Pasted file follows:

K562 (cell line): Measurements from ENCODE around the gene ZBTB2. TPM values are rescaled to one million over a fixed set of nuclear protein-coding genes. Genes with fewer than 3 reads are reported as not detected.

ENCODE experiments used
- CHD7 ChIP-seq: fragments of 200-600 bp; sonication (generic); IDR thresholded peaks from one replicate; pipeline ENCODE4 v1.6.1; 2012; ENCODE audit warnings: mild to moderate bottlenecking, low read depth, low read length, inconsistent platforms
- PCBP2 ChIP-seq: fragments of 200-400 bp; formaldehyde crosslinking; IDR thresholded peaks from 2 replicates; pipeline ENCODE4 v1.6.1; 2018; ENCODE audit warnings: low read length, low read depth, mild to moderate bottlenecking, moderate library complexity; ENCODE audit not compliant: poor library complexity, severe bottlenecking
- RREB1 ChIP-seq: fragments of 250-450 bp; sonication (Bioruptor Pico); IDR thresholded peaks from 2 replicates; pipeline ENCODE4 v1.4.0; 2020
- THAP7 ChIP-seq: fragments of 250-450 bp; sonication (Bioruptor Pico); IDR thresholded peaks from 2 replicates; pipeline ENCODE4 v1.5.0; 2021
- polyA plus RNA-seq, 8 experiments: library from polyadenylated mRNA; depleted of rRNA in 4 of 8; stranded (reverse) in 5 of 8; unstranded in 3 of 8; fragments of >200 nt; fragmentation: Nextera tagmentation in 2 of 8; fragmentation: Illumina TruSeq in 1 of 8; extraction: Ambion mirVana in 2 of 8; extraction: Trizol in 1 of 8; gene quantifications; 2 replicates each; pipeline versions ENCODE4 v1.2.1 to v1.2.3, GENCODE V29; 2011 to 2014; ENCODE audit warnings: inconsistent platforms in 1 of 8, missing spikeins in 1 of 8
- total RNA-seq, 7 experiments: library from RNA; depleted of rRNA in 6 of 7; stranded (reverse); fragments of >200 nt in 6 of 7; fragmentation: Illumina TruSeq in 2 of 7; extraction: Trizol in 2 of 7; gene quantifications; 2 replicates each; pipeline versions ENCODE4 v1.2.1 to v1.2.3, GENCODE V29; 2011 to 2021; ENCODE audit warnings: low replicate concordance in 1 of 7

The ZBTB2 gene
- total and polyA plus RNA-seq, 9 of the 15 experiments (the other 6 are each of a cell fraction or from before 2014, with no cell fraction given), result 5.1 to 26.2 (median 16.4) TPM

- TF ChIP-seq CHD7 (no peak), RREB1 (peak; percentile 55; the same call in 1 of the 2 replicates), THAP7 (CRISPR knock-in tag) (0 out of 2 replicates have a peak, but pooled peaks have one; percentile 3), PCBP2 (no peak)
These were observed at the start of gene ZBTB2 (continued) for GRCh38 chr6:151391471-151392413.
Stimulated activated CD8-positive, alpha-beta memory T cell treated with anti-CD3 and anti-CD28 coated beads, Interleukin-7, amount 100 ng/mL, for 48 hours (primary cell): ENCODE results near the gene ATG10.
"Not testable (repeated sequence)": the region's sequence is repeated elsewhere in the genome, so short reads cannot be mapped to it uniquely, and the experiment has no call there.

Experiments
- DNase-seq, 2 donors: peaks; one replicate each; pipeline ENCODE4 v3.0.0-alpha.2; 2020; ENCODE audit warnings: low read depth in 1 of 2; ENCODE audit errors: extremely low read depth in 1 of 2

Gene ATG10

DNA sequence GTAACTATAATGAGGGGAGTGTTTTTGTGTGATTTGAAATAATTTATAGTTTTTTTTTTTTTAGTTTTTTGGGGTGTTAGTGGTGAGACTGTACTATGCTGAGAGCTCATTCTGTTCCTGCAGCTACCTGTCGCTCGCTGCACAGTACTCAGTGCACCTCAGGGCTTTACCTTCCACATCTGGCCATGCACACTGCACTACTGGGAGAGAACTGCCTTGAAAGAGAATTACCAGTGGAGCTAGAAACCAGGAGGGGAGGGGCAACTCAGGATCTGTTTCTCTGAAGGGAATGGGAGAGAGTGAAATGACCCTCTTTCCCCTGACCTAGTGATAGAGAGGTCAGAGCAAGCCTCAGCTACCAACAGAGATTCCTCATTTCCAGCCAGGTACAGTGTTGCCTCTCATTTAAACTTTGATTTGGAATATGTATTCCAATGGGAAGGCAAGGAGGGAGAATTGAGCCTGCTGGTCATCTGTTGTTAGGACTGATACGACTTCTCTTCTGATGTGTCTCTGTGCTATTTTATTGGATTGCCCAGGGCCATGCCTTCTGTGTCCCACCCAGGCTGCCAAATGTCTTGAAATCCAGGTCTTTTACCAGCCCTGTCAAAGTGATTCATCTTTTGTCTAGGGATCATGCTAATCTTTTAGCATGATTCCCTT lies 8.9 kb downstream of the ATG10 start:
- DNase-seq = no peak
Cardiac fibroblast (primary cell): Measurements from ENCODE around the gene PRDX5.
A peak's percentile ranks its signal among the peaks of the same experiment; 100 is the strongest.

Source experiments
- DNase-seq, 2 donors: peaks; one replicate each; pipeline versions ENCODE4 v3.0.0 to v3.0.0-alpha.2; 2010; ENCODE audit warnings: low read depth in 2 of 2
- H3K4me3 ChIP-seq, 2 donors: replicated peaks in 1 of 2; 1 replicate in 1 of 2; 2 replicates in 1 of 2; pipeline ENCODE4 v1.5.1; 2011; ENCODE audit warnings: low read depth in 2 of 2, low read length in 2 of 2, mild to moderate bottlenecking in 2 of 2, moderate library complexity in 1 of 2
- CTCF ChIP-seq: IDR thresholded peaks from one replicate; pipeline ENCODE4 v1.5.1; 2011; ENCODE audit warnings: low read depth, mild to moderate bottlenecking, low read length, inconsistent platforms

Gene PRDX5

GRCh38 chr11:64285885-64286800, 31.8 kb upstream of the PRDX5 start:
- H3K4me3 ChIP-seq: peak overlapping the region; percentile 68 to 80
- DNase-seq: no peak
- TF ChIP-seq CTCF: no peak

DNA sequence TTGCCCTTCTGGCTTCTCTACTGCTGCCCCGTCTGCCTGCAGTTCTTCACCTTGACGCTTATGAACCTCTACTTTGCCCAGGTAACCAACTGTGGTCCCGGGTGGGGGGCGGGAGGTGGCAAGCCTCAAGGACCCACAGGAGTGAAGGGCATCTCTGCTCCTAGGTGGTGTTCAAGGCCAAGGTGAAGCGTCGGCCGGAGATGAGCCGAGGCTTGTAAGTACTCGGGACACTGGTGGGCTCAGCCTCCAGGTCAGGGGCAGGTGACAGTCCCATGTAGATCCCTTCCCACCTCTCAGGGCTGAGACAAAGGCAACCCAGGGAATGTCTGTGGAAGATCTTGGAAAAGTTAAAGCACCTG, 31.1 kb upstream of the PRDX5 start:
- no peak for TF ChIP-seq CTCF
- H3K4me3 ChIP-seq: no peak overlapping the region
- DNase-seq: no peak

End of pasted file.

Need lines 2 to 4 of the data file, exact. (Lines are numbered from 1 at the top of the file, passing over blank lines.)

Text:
ENCODE experiments used
- CHD7 ChIP-seq: fragments of 200-600 bp; sonication (generic); IDR thresholded peaks from one replicate; pipeline ENCODE4 v1.6.1; 2012; ENCODE audit warnings: mild to moderate bottlenecking, low read depth, low read length, inconsistent platforms
- PCBP2 ChIP-seq: fragments of 200-400 bp; formaldehyde crosslinking; IDR thresholded peaks from 2 replicates; pipeline ENCODE4 v1.6.1; 2018; ENCODE audit warnings: low read length, low read depth, mild to moderate bottlenecking, moderate library complexity; ENCODE audit not compliant: poor library complexity, severe bottlenecking